Overdrive transmissions are a great thing. They enable you
to significantly improve the gearing and acceleration of
your car, while maintaining gas mileage and highway cruisability.
Unfortunately overdrives, manual or automatic, weren't offered
in Ford vehicles until the late 70's. But that doesn't mean
you have to be stuck with the non-overdrive C4's. C6's,
and manual 4 speeds of the 60's. Swapping in a late-model
overdrive transmission, namely the T5 manual and the AOD
automatic, is a straighforward swap for 289, 302, 351 equipped
cars. In fact on most early Fords, the swap is so easy it
makes you wonder if Ford was thinking ahead. In this article
we'll go over what it takes to swap in a T5 tranmisssion
into an early Ford. In future articles we're go over an
AOD swap for early Fords, and also an AOD to T5 swap for
Slight clearancing of the shifter
opening in early may be required. We had to do it on
our '67 Mustang, but in a '65 the T5 lined up perfectly.
Swapping into early Mustangs, Falcons,
Mavericks, and Pintos is easy because the hole in the transmision
tunnel for the shifter is in about the same spot on all
the cars. The swap is also easy for Fox body cars such as
For other Fords, namely the full-sized cars, the swap is
a bit more difficult because the engine is placed farther
forward in relation to the driver. Ford
used modified shifters and/or longer tailhousings to set
the shifter back for the original transmissions in these
cars. Unfortunately there is no such modification we know
of for T5's.
If your car is currently equipped with
a non-overdrive manual transmission (Ford 3spd, 4spd, or
Toploader) the swap is as simple as a clutch job, you can
use your existing clutch and flywheel, but you'll need a
crossmember and possibly a slip yoke and driveshaft as mentioned
below. For cars with automatics you'll need to first install
a clutch pedal and round up the clutch activation parts
(either manual clutch linkage or a cable operated clutch.)
We've seen the T5 in several
Falcons and Comets originally equipped with column shifters.
The owner had to punch a hole in the transmission tunnel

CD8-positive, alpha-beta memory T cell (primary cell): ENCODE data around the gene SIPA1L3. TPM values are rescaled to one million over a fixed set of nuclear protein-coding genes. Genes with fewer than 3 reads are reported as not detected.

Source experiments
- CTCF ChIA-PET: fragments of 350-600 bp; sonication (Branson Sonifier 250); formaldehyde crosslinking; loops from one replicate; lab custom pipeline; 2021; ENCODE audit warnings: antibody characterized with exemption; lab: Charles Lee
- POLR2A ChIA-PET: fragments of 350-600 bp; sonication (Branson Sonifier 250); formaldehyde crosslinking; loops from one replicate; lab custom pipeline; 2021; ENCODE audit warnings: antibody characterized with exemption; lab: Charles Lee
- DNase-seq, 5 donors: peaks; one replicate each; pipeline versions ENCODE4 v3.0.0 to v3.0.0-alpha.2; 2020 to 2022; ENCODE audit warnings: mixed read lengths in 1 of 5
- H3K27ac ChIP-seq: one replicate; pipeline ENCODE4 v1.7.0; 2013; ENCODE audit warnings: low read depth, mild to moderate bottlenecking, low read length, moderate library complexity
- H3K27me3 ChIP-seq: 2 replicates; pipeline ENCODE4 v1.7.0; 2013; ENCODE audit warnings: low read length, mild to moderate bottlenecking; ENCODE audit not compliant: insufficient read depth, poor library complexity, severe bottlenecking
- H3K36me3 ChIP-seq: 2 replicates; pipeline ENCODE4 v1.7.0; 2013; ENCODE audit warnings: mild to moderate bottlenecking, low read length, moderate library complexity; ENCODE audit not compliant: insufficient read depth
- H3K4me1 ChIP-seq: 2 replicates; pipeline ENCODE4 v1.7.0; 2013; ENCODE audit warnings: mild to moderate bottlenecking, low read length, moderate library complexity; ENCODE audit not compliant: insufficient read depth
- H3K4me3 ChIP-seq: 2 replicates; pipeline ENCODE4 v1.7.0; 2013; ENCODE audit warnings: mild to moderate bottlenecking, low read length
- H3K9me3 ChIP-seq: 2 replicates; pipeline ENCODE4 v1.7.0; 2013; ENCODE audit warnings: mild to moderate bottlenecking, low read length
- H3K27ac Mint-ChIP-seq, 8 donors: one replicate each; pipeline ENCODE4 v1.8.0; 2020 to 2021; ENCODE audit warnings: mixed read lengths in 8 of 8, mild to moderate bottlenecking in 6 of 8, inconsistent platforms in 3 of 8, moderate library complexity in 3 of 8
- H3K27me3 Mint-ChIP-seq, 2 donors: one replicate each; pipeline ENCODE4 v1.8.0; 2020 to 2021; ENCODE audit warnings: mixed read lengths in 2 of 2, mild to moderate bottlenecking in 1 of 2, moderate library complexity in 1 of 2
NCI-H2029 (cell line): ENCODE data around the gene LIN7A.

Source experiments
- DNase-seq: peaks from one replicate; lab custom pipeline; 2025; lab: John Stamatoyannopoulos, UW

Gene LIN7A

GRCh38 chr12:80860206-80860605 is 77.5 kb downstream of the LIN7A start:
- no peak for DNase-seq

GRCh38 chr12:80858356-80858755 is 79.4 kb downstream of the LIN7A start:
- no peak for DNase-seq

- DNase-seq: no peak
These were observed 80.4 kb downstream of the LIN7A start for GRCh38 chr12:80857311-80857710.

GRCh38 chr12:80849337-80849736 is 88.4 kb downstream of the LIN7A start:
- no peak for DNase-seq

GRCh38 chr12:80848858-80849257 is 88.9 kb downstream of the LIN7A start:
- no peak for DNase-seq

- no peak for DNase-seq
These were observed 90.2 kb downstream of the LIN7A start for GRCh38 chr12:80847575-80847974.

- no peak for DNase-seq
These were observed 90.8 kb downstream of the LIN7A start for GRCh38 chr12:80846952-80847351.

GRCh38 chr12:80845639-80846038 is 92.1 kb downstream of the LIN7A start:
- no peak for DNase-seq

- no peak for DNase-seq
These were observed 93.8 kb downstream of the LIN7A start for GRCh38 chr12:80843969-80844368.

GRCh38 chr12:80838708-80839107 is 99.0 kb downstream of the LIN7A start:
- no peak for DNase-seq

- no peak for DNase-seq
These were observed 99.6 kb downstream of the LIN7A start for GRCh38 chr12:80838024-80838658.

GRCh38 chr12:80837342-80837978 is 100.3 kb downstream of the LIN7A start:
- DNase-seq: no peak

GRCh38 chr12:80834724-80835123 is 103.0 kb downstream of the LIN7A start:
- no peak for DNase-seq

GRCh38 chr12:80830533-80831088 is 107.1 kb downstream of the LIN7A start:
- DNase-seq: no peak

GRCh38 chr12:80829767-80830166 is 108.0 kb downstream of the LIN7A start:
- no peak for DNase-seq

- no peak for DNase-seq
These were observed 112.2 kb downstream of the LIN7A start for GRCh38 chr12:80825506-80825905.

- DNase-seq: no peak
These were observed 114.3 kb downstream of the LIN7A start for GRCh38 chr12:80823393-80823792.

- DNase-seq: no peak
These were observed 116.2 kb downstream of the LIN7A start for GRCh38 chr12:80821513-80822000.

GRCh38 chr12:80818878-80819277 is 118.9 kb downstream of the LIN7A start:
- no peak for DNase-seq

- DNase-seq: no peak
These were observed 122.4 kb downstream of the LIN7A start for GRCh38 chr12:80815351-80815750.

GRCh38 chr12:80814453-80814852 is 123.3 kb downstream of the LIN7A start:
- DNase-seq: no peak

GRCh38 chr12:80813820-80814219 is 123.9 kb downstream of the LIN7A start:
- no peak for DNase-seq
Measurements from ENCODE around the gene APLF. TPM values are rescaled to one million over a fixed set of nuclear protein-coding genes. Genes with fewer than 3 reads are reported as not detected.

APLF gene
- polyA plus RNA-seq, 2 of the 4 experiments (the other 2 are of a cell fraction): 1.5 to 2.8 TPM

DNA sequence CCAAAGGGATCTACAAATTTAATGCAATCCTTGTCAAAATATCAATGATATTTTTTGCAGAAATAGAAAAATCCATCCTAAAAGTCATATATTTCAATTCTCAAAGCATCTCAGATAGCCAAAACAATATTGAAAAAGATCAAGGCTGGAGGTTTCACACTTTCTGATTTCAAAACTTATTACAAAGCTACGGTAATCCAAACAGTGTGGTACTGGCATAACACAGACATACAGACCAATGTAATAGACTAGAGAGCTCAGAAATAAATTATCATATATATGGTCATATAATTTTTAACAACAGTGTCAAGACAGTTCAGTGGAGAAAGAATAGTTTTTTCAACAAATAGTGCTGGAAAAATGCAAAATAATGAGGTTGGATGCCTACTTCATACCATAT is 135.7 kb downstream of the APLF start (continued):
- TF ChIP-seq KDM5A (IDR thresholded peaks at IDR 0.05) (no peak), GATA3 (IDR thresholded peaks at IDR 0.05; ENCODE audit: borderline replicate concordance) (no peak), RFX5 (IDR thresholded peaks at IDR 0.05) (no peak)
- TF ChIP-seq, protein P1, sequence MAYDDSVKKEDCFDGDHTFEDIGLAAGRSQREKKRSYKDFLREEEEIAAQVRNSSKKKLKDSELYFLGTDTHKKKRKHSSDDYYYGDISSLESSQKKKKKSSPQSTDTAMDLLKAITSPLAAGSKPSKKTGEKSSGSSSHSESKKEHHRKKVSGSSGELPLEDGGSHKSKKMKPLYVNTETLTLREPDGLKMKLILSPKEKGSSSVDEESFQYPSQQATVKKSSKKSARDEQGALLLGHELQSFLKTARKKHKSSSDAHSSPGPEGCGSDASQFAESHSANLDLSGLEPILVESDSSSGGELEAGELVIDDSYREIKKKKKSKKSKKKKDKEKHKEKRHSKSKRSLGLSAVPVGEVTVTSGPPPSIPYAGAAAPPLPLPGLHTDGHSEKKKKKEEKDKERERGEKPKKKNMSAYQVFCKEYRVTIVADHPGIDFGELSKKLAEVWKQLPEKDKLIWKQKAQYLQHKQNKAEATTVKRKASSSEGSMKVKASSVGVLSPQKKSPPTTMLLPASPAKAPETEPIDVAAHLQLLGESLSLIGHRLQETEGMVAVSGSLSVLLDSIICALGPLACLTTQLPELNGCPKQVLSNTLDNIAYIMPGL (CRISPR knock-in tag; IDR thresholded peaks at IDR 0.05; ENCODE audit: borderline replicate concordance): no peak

and fabricate a longer shifter and/or replace the bench
seats with bucket seats. Most Ford cars sold with automatic
transmissions have factory stamped holes in the firewall
for the clutch pushrod or cable. Usually a hard tap from
a mallet will knock the stamp out.
For Bronco and Ranger owners, jamesduff.com sells adapters
to bolt the T5 to 2.9L and 4.0L engines.
and T5 dimensions
Toploader (small block)
T5: 31.6 in.
Where to find
The T5 transmission
is a manual five-speed transmission manufactured for Ford,
by Borg Warner (now Tremec.) The T5 was offered in Mustangs,
Thunderbirds, Capris, and possibly other Ford vehicls from
1983 all the way up to 1996, but you have to be careful
-there are different specifications for 4-cylinder, 6-cylinder,
and V8 cars. What you want is a T5 from a V8 car, ideally
a Mustang. The 1983-1989 V8 T5's are rated at 265 lb.ft.
of torque, while the 90-93 T5's are rated good to 300lb.ft
of torque (93 Mustang Cobra T5 is rated for 310 lb.ft.)
The difference is in the internal components and also the
gearing. See the chart below for gearing differences. The
1994-1995 T5's are not desirable because the input shaft
length and thus bellhousing depth were changed to accomodate
the new SN95 Mustang body style. If you do come across one
of these dirt cheap the input shaft can be replaced with
one from an earlier T5, but it'd have to be a really good
deal (read free) to go through the trouble. Finally, we
should mention that the T5 is also called the "World
Class T5", but many people incorrectly believe the
term World Class refers to a stronger type of T5. All Borg
Warner T5's are considered "World Class", so don't
rely on that term to indicate the type of T5 you have. The
best bet is to find the T5 attached to the car, or with
reliable evidence of the car it came out of. If that fails,
look for the stamped aluminum tag hanging of one of the
tail shaft bolts and use the
ID chart to identify the model. Copy the numbers down
and call D&D or Hanlon and beg them to tell you what
year it's out of.
While it is best to shoot for the 90-93 T5 due to its increase
torque capacity, you shouldn't pass up a good 83-89 T5,
espeically if you're engine is not heavily modified. We've
found that T5 strength and longevity is more a factor of
its condition and mileage rather than it's torque rating.
A used, high mileage, Cobra T5 will probably shift poorly
and give out much sooner than a earlier T5 that came out
of grandma's car. The T5 in Project 11.99 was bought from
a wrecked 1990 Mustang 5.0 with 50,000 miles. We've had
it in the car for nearly five years now, over 400 passes
at the strip, and it shifts as crisp as it did on day one.
By the way, always take the bellhousing and block plate
if they are available. The T5 swap can be done two ways,
using a T5 bellhousing or using an early Ford manual bellhousing.
It is much easier and cheaper to use the T5 bell, we'll
explain why below.
What to pay?
Used T5's can be bought for as cheap as $100 out of a wrecking
yard, however we rarely ever see Mustang 5.0's in public
wrecking yards, most of the cars go to specialty dismantelers.
You're better off searching the classifieds and online Ford
bulletin boards for guys parting out their Mustang, or perhaps
upgrading to stronger transmission wanting to sell the T5
cheap. A fair price for a used, but not abused, less than
80K T5, is between $300 and $500. Any more than that and
you should consider buying a rebuilt/refurbished T5 for
around $700 from places like D&D or Hanlon. If you want
to be extra safe you can buy the T5 new. Both the above
sources, as well as Ford Racing Parts and Summit Racing,
sell brand new T5 "Z" spec transmissions. The
Z spec. transmisison is rated for 330 lb.ft. and sells for